Red Deer resident Floyd Van Slyke has discovered a terrific new means of self-expression via his poetry, and he’s launching a new collection July 12 at the Red Deer Public Library.
Van Slyke will be reading selections from The Hammer Strap during the event, set to begin at 7 p.m. in the Snell Gallery in the downtown branch.
Van Slyke, 86, was encouraged to begin writing by his friend and renowned author, the late Robert Kroetsch. Both men were born and raised in Heisler, Alberta and knew each other since childhood. They always stayed in touch until Kroetsch’s death in June of 2011.
“My book is really about two boys growing up – Robert Kroetsch and myself,” explains Van Slyke during a recent chat about his book. The two graduated from high school in Red Deer in 1944, and Kroetsch went on to earn several degrees and garner a reputation as an accomplished novelist, poet and non-fiction writer.
Van Slyke married in 1948, and he and his Laura established a farm and started raising their family. The years were busy as he was active in the community in several ways including serving local cooperatives. And along with grain farming, he and his family focused on egg production as well. Over time, Van Slyke became increasingly involved with egg marketing organizations at the provincial, national and international levels. He was active with the family farm until recently.
And that’s about when the idea to start writing was sparked.
“Over the last few years, we would talk about the old days,” he recalls of conversations with Kroetsch during the initial stages of developing his new creative outlet. “He would say ‘Floyd, you have a lot of good stories and you had better start writing them down.’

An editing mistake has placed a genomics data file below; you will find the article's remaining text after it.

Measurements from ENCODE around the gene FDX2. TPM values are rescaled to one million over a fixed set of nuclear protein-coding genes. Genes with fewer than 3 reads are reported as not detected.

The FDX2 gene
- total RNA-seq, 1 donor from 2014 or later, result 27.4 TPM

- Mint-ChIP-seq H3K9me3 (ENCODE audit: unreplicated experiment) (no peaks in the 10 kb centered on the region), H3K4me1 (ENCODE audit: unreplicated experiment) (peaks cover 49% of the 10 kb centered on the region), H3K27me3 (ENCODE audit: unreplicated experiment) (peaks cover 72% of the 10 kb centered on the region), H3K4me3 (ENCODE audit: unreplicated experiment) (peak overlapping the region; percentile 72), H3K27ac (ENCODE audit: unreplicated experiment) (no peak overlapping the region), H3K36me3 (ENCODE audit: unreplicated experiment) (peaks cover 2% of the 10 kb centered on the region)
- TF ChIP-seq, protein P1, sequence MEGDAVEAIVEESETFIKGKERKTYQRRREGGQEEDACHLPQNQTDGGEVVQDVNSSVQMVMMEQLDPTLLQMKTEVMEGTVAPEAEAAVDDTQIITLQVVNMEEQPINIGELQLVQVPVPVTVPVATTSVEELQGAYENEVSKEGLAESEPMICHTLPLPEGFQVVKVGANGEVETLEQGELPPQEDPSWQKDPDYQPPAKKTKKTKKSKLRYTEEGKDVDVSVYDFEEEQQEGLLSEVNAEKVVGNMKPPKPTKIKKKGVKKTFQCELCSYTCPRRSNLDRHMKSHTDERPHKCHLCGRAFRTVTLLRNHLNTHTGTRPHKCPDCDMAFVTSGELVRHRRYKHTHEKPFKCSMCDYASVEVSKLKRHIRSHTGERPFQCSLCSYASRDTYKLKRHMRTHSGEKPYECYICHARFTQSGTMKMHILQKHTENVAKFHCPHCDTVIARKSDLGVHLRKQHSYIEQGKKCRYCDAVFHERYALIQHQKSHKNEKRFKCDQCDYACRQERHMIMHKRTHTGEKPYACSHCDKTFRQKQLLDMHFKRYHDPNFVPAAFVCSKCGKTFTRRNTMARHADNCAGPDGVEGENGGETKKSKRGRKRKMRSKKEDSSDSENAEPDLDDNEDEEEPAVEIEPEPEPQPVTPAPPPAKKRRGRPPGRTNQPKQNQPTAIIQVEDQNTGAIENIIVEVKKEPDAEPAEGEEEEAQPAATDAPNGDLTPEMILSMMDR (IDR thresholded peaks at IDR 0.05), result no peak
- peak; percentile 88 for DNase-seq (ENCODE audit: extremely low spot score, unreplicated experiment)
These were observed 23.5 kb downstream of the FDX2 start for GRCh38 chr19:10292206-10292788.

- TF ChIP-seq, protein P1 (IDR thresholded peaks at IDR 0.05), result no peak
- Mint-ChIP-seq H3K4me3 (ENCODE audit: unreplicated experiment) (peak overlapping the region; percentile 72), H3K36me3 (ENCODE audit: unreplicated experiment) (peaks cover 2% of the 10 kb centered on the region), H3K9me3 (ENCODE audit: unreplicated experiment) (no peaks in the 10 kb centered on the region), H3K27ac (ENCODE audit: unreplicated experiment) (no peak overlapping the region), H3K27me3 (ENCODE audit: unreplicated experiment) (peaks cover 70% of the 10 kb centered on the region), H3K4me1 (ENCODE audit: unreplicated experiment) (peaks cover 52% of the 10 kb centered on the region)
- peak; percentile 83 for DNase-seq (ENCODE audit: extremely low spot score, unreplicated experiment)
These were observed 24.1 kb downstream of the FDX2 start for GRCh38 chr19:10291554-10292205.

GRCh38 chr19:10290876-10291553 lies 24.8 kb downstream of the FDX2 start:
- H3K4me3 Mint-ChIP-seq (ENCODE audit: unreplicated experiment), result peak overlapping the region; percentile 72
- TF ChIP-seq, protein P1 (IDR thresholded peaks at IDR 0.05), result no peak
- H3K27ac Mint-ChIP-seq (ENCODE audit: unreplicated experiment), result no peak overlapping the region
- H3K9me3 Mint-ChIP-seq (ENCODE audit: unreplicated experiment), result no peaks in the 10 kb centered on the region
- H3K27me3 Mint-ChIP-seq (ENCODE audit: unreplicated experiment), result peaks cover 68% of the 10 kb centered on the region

“I told him that I didn’t write – maybe a couple of limericks now and then,” remembers Van Slyke with a warm smile. But Kroetsch began to tutor his friend and a gift for sharing stories and impressions in poetry form began to surface. (One of the book’s poems, the engaging Old Home Town, is dedicated to Kroetsch).
“He told me I had a good way with words, and that I should keep my words simple; use everyday language and get my feelings in there also.” To Kroetsch, it was all about writing from one’s own base of experience; one’s vantage point in life.
Another acclaimed local writer, Leslie Greentree also helped Van Slyke as he carefully honed his skills. He also credits his daughter Wendy Klassen with helping him bring it all together as well.
There is no question he has a knack for painting pictures with his words. Right from the collection’s first poem, The Hammer Strap, readers are carried back to images of Van Slyke’s childhood on the Alberta prairies. That ‘picturesque’ sensibility continues with such fine highlights as Haying Time and the compelling nature of Early School Years which also touches on the appalling realities of war.
The impact and at times downright devastating effects of ‘development’ are also explored and questioned within the descriptive, raw tapestries of Precious Farmland and Mother Nature’s Way. And the reflective, heartfelt poignancy of Laura’s Trees reveals an even more personal side to Van Slyke.
Meanwhile, he’s found writing poetry to be a wonderful new means of expressing himself. “I write from my emotions,” he explains, and describes how The Hammer Strap taps into a range of experiences and subject matter from politics, childhood memories and growing old to pain, romance and love.
“It’s a way of expressing some of my feelings, my hurts and my happiness. I can put it on paper. I’m not sure how clear it all is, because poetry can be a bit nebulous – but that’s what makes it interesting.”